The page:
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Arbitration: Practice, Policy, and Law, First Edition

Congratulations to Professor Amy Schmitz and colleague Tom Stipanowich (Pepperdine Caruso Law) on their recent book release! "Arbitration: Practice, Policy, and Law" provides students with a practice-based approach that helps them apply legal concepts under the Federal Arbitration Act and other laws, and better identify the value of arbitration practice and procedures.

Amy Schmitz headshot

Resolving NFT and Smart Contract Disputes

Prof. Amy Schmitz, an expert in online dispute resolution, has recently contributed to the forthcoming Cambridge Handbook on the Law and Policy of NFTs with her chapter on “Resolving NFT and Smart Contract Disputes”.

The Non-Fungible Tokens (NFTs) built in the blockchain are quietly revolutionizing ideas around digital assets despite their questionable status under current law. Furthermore, the smart contracts that control many NFTs are disrupting the way deals are done. At the same time, disputes regarding NFTs and smart contracts are inevitable, and parties will need means for dealing with these highly technical issues. This chapter tackles this challenge and proposes that parties turn to online dispute resolution (“ODR”) to efficiently and fairly resolve NFT and smart contract disputes. Furthermore, the chapter acknowledges the benefits and challenges of current means for addressing blockchain issues and proposes ideas for how designers could address those challenges and incorporate ODR to provide efficient and fair resolutions.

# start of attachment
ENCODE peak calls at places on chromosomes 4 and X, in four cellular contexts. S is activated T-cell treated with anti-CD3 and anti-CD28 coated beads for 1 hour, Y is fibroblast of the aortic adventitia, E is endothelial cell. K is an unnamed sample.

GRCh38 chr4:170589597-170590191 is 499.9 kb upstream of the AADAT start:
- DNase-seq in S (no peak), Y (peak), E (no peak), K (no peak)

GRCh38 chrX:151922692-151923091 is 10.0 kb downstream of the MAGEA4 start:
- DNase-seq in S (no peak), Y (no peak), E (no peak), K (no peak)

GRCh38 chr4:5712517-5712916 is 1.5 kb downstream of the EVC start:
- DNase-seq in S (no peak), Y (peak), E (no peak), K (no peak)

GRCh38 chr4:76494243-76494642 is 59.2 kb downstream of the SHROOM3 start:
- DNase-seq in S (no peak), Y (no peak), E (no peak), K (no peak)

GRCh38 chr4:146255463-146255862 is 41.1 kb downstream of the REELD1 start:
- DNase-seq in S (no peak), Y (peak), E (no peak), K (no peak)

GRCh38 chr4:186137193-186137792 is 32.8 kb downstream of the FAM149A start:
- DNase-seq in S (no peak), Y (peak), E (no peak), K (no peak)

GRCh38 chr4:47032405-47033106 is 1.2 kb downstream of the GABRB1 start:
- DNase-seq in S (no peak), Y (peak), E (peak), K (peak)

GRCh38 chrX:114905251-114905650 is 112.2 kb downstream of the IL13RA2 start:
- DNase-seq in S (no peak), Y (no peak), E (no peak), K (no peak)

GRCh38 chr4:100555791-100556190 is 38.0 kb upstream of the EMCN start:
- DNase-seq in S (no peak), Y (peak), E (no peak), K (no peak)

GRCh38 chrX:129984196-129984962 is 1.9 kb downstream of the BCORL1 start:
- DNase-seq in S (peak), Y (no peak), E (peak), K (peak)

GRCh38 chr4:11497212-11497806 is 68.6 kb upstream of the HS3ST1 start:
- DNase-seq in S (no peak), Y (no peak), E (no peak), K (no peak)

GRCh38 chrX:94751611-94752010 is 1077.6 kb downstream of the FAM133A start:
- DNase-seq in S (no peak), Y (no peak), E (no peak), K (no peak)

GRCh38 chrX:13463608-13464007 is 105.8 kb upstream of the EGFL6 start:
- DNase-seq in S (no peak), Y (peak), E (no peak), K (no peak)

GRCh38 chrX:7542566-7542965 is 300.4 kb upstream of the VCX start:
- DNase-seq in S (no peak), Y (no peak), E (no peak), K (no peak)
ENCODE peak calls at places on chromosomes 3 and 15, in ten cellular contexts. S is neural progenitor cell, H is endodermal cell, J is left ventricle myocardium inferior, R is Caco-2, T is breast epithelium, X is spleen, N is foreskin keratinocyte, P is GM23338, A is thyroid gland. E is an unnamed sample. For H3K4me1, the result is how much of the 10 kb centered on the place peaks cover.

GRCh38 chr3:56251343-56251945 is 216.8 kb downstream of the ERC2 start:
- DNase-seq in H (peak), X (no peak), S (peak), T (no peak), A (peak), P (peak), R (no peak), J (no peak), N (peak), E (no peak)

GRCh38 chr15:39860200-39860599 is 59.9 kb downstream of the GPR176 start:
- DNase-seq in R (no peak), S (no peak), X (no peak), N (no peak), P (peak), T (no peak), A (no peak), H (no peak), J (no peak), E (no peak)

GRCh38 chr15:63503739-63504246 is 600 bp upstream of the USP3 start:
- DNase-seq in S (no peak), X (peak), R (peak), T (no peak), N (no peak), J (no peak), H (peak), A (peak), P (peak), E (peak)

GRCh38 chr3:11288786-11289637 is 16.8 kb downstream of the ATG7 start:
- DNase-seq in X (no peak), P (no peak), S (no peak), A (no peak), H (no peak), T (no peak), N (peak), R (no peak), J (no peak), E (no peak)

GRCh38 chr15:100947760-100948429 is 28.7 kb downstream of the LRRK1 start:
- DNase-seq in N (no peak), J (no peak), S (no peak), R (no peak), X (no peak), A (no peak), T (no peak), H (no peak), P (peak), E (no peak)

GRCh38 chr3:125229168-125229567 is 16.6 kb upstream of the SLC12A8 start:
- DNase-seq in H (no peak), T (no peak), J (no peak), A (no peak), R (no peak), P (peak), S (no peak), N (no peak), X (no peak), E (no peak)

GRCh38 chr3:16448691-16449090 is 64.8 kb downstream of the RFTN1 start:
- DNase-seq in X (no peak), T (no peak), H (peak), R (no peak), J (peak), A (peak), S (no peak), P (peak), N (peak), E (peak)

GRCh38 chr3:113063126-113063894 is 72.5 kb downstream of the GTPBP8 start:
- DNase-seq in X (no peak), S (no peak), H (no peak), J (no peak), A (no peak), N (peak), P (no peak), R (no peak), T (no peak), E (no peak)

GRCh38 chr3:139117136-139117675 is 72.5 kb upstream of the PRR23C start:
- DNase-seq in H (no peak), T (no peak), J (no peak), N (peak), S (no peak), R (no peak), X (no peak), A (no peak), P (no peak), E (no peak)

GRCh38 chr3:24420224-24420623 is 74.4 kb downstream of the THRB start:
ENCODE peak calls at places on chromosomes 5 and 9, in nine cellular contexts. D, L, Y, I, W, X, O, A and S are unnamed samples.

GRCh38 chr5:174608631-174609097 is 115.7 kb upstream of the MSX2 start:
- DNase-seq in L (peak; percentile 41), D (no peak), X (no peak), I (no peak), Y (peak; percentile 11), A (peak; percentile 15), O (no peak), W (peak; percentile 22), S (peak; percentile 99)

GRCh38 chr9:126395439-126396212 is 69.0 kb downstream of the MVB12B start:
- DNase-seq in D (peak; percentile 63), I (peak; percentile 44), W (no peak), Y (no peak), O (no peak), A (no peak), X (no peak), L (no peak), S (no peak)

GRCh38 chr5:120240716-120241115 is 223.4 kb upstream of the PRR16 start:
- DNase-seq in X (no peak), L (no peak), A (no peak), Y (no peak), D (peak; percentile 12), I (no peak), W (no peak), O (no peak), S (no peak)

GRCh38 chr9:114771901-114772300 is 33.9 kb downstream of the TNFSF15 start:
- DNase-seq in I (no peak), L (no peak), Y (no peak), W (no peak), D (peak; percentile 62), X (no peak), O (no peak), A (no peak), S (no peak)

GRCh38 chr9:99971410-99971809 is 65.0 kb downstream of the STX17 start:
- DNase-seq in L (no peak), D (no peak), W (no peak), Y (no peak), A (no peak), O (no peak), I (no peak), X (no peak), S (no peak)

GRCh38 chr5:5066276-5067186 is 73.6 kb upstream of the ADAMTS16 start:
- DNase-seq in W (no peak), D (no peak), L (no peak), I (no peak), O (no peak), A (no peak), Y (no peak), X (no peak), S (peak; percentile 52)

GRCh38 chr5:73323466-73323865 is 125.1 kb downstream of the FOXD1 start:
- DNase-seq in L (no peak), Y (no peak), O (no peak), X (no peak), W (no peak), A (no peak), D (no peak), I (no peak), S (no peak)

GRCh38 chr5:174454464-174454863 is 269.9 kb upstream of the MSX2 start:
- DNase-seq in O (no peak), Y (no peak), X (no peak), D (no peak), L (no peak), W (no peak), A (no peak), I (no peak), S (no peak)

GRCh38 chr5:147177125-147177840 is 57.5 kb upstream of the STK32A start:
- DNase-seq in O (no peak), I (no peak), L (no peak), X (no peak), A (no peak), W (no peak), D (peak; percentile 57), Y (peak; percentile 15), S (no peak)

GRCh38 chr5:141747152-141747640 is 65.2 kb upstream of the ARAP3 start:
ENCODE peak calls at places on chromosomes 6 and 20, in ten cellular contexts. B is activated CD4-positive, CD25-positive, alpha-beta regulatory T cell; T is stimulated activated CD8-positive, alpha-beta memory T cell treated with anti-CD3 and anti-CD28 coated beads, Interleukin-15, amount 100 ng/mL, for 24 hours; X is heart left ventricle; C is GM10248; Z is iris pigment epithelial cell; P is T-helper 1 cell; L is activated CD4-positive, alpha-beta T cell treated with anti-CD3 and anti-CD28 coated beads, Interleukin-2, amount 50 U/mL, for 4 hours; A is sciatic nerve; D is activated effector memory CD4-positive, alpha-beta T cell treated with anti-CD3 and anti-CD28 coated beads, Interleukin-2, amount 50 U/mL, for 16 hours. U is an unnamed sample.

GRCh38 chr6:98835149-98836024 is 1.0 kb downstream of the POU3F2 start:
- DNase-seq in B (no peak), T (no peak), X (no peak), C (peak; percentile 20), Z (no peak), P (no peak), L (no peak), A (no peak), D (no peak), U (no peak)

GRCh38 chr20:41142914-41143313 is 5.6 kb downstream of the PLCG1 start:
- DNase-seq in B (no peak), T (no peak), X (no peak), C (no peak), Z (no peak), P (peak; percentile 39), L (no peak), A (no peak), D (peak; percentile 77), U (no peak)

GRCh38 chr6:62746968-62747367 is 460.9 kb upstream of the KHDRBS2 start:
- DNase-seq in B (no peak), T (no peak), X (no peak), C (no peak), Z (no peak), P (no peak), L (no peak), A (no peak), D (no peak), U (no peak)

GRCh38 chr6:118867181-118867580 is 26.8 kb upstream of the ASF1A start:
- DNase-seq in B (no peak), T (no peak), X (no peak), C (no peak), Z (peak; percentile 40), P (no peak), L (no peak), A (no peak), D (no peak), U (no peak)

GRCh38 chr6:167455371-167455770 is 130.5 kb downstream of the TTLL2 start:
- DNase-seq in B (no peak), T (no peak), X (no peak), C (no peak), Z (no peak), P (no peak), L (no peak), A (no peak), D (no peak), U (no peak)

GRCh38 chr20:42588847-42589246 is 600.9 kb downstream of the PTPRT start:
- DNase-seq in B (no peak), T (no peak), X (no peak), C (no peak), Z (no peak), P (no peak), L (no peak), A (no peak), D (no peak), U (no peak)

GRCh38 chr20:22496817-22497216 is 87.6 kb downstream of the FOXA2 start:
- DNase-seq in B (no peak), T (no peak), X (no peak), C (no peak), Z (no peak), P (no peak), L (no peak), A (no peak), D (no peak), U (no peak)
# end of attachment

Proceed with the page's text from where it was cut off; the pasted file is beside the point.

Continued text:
daniel chow

A Critique of the 2020 United States China Trade Agreement and Suggested Corrective Measures

Check out Prof. Chow's new publication, A Critique of the 2020 United States China Trade Agreement and Suggested Corrective Measures

This paper offers an analysis and critique of the 2020 United States China Economic and Trade Agreement (USCTA). Although the USCTA may have some short term benefits for the United States, the USCTA also contains a number of positions that are inconsistent with the long-term interests of the United States and the global economy. Our proposals are (1) a new trade agreement on counterfeiting on the Internet that supplements the intellectual property provisions of the USCTA; (2) a proposed rethinking and revision of the USCTA unilateral dispute resolution process purporting to give the United States complete control over all USCTA and WTO disputes with China; and (3) a new approach to dealing with China’s use of industrial subsidies and other market access issues in light of the abandonment of Phase II of the USCTA.